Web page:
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The search strategy was developed and undertaken by an experienced search specialist. Fifteen international electronic literature databases were searched to identify research published between inception and January 2012, with Medical Subject Headings descriptors and keywords such as infibulation, applying neither methodology search filters nor language or other search restrictions. The search strategy for MEDLINE (Ovid MEDLINE In-Process & Other Non-Indexed Citations 1946 to 20 January 2012) is shown:
((female$ or wom#n or girl$1) adj3 (mutilation$ or circumcis$ or cutting$)).tw.
((removal$ or alteration$ or excision$) adj6 female genital$).tw.
(clitoridectom$ or clitorectom$).tw.
(infibulat$ or reinfibulat$ or deinfibulat$).tw.
One reviewer (RCB) manually screened the bibliographies of published reviews on FGM/C and all included studies for additional qualifying studies. RCB did additional searches for the relevant grey literature and unpublished studies in OpenGrey, OpenSigle, OAIster, browsed websites of six international organisations that are engaged in projects regarding FGM/C, and communicated with experts in the field.
Selection of studies and extraction of data.
Studies retrieved were eligible for inclusion if they satisfied all our criteria: Be an empirical quantitative study with or without a comparison group published in any language that presented original quantitative data for physical health outcomes in women who had undergone any type of FGM/C as defined by the WHO.1 All physical health outcomes were eligible, including but not limited to death, infections, infertility, fistula, pain, urinary complications, shock (primary outcomes), and bleeding/haemorrhage, menstrual complications, obstetric complications, vaginal calculus formation, cysts, tissue injury, fractured/displaced bones, urethral meatal stenosis/ urethral stricture, abscesses, keloid and other scarring (secondary outcomes). We applied the following exclusion criteria: Qualitative studies, studies without a quantitative measure of a physical consequence of FGM/C, and all genital modifications not captured by the WHO stated FGM/C definition.
Screening, quality appraisal and data extraction were independently undertaken by two investigators (RCB and VU), with discrepancies resolved by consensus. The two investigators confirmed the eligibility of first titles and abstracts and then full texts. Quality assessment of the identified studies was undertaken as recommended in the Cochrane Handbook, using design specific checklists based on the User’s Guide framework.16 This was done at the study level. The investigators extracted study information and data onto a standardised data collection form, which had been piloted. Data extracted included publication details, study design, sample characteristics, FGM/C characteristics, methods of outcome measurement and health consequences. We contacted authors for additional data or clarification where needed.
We grouped the data according to outcomes across the studies, keeping the outcome categories or labels as reported in each individual study. We estimated associations for dichotomous unadjusted variables in terms of relative risks (RR) with 95% CIs. ORs and 95% CIs were used for case–control studies and adjusted analyses. Outcomes that were sufficiently similar across studies, and reasonable resistant to biases and relatively homogeneous in this respect, were aggregated in meta-analyses. When available, we pooled adjusted estimates; otherwise, we pooled the unadjusted estimates based on crude data from the individual studies. ORs and RRs greater than one indicate an increased risk of complications with FGM/C; if less than one, they indicate a decreased risk.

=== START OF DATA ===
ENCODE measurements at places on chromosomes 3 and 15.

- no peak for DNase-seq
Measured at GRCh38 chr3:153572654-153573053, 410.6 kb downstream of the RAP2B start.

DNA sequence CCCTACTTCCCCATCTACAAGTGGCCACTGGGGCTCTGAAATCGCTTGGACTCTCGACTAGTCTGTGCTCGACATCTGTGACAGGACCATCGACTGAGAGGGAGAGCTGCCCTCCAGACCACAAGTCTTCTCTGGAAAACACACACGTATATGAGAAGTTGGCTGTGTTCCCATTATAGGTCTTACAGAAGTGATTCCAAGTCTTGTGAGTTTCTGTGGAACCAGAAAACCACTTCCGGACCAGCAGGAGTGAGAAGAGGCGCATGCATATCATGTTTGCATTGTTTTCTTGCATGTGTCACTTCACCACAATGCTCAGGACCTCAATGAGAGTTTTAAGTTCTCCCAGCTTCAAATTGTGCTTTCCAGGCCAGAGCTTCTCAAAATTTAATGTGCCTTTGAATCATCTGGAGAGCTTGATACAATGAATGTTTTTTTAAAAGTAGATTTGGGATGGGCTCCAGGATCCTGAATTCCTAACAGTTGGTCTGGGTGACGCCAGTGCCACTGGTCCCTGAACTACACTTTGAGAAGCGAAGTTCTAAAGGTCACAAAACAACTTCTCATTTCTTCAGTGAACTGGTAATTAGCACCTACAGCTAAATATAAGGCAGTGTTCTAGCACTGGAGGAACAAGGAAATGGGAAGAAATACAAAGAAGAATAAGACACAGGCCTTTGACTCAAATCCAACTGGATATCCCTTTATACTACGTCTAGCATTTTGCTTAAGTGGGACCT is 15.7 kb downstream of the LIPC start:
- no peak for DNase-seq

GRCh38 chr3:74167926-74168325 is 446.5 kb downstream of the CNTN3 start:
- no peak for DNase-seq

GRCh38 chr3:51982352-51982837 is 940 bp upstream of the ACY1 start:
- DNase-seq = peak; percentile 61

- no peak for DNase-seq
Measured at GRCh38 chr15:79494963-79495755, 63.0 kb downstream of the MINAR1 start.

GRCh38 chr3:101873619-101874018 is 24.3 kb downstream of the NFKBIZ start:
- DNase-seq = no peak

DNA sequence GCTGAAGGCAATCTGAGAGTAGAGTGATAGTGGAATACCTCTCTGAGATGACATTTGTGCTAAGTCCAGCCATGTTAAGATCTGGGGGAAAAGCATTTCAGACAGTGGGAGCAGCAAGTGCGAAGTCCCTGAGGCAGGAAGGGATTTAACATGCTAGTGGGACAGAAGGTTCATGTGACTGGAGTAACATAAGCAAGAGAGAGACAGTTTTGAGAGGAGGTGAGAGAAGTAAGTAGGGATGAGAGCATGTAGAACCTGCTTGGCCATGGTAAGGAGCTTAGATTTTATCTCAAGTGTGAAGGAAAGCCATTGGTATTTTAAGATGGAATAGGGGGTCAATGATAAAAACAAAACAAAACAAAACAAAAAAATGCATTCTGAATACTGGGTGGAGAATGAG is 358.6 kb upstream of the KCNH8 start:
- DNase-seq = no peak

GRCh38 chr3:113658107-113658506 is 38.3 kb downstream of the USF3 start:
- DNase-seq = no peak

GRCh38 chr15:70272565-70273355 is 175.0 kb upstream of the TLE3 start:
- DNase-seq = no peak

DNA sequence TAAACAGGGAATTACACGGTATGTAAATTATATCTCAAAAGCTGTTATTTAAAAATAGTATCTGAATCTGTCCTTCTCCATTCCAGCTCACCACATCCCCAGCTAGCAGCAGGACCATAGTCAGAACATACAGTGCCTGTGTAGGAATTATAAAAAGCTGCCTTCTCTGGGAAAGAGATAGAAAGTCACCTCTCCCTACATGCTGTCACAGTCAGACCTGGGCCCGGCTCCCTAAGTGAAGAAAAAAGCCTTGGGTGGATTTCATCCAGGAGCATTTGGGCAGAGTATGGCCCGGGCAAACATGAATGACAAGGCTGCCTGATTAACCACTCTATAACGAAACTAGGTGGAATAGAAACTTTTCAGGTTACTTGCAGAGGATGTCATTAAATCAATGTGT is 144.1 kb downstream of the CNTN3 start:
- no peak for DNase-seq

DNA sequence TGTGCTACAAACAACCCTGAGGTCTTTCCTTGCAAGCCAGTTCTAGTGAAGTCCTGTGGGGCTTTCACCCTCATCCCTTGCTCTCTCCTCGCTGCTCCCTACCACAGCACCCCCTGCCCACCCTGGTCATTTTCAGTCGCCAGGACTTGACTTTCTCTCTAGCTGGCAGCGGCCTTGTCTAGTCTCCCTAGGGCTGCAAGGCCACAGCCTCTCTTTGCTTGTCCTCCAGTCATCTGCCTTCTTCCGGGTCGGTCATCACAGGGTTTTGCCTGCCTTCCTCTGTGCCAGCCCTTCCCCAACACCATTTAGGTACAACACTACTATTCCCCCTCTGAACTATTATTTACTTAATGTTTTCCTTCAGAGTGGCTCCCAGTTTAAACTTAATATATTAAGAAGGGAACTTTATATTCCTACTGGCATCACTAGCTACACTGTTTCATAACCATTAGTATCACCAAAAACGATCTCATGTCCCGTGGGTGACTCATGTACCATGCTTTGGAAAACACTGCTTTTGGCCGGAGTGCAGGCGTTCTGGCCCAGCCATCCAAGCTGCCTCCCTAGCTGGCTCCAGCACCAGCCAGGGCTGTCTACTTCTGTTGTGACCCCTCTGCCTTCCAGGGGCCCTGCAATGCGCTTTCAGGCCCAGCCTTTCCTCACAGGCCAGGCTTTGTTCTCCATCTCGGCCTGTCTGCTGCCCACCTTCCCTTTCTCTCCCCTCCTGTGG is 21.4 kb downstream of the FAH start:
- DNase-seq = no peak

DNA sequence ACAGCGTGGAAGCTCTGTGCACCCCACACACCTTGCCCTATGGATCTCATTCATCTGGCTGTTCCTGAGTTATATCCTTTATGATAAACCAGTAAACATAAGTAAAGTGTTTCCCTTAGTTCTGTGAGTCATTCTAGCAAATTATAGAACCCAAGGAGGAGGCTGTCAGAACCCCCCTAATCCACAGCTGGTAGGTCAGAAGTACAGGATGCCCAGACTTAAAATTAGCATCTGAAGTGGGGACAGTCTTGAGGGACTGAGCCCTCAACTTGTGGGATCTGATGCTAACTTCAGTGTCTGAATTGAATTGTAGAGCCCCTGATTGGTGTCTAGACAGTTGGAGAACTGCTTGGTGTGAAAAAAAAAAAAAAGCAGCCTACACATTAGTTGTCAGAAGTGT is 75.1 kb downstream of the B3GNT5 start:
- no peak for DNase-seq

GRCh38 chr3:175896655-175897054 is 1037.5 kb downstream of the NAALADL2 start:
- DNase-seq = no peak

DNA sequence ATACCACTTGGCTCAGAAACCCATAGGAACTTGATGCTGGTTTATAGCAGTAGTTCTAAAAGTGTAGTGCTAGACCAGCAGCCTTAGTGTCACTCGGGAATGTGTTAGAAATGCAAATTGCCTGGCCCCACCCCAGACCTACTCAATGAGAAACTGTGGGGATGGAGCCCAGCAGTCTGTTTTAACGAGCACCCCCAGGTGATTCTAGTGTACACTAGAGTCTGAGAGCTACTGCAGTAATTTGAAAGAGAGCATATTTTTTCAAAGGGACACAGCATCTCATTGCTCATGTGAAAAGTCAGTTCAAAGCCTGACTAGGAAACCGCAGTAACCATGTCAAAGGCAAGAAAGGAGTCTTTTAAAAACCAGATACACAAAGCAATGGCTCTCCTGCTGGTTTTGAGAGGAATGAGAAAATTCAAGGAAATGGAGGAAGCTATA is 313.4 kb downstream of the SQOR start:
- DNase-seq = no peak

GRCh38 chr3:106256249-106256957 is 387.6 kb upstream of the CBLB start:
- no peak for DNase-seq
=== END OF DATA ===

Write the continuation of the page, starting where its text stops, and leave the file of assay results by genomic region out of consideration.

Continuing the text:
We anticipated heterogeneity between studies due to different study methodologies and geographical and population differences. Heterogeneity was examined using the ? 2 test and I 2 statistic. We used a random-effects model to account for within-study and between-study heterogeneity.
In random-effects meta-analysis, the weight assigned to each included study is adjusted to include a measure of variation (? 2 ) in the effects reported between studies. We used the Mantel-Haenszel method for unadjusted dichotomous data, and for adjusted data we used the generic inverse-variance method, in which weight is given to each study according to the inverse of the variance of the effect, to minimise uncertainty about the pooled effect estimates. Analyses were done with Review Manager (V.5.2.8).
We applied the instrument Grading of Recommendations Assessment, Development and Evaluation (GRADE) to assess the extent to which we have confidence in the effect estimates.17 GRADE is a transparent and systematic approach to grading our confidence in the evidence. For resource reasons, we used GRADE only for outcomes eligible for meta-analysis.
Those of us who did the systematic review were not masked to the authors, institution or journal of publication. The use of non-masked reviewers is accepted practice in meta-analyses and has been shown not to bias results.18 In line with recommendations,14 results from the studies deemed to have the highest internal validity were given preference. In this communication, we present all studies that reported outcomes for differentially FGM/C exposed groups of women, that is, studies with a comparison group.
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